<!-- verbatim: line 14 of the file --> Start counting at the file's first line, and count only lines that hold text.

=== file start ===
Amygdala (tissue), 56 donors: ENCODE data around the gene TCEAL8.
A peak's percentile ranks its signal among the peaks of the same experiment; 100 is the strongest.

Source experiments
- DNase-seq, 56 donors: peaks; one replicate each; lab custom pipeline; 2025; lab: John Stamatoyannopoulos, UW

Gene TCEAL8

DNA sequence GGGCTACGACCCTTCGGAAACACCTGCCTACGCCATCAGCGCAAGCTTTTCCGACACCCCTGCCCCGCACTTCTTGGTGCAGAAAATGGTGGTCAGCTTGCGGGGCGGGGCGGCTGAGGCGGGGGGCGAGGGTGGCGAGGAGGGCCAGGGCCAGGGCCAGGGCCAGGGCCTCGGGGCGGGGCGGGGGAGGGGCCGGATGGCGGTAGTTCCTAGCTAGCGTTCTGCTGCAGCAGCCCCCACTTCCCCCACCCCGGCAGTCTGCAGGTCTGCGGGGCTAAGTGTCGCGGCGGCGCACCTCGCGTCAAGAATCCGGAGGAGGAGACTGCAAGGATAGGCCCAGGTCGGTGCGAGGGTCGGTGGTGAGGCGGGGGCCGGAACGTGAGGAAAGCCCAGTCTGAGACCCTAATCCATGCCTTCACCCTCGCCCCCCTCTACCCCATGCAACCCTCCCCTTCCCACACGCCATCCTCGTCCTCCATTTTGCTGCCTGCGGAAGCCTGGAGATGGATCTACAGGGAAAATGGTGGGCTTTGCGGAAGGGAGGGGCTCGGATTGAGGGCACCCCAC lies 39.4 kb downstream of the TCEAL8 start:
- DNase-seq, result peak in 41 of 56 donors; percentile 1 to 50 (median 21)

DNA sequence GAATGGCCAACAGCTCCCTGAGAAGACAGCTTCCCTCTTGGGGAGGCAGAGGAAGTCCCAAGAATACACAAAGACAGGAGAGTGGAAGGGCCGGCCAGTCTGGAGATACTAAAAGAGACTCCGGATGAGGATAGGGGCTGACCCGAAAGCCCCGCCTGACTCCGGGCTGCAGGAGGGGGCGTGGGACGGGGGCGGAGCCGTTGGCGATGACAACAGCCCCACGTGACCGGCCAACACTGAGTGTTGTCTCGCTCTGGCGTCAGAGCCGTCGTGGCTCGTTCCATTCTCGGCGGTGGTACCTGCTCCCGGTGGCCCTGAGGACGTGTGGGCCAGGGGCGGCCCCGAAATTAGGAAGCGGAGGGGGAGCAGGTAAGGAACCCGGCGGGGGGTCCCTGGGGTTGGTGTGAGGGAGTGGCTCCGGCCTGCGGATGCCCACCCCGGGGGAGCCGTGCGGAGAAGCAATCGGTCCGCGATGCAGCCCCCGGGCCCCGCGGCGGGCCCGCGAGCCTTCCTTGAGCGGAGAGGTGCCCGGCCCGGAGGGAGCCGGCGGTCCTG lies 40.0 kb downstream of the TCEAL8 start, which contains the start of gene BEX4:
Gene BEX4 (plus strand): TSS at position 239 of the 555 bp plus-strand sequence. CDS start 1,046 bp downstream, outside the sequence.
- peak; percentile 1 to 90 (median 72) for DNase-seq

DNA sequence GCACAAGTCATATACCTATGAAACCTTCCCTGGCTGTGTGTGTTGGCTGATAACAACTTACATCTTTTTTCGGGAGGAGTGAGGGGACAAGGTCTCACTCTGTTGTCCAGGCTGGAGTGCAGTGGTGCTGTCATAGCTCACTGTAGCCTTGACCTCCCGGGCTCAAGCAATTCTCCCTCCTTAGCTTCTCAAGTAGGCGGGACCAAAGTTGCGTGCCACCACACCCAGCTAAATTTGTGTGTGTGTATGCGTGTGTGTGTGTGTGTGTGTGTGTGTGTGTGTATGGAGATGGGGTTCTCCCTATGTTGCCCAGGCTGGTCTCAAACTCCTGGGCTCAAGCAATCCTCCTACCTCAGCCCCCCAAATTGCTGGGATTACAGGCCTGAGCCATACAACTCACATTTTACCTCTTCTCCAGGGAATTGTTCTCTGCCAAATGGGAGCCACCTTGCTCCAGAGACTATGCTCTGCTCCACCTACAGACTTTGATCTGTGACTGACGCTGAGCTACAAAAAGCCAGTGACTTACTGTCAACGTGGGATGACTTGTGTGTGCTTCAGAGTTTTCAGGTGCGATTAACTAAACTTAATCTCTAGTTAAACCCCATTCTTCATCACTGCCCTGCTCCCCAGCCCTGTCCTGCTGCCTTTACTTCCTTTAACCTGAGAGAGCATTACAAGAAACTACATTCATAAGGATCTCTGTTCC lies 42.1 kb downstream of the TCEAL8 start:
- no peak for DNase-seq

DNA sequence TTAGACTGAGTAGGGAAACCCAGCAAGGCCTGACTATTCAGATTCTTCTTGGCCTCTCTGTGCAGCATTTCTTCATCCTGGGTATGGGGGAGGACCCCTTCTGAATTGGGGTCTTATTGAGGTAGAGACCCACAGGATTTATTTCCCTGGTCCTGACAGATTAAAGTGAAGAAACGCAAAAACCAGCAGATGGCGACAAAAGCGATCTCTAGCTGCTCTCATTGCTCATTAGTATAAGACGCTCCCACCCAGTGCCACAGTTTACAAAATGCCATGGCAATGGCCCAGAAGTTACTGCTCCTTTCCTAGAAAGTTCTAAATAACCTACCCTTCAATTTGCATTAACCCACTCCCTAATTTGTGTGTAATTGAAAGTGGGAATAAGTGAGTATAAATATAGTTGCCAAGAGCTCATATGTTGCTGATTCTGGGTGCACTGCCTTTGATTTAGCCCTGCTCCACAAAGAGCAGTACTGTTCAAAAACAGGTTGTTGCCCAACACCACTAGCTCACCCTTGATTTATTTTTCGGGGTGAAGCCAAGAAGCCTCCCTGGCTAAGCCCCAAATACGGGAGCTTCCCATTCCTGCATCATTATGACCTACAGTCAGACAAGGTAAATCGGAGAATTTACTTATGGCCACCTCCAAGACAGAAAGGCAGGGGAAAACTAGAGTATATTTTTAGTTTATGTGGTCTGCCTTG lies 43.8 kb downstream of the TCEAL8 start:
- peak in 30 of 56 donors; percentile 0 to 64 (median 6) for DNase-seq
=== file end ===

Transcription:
- peak in 30 of 56 donors; percentile 0 to 64 (median 6) for DNase-seq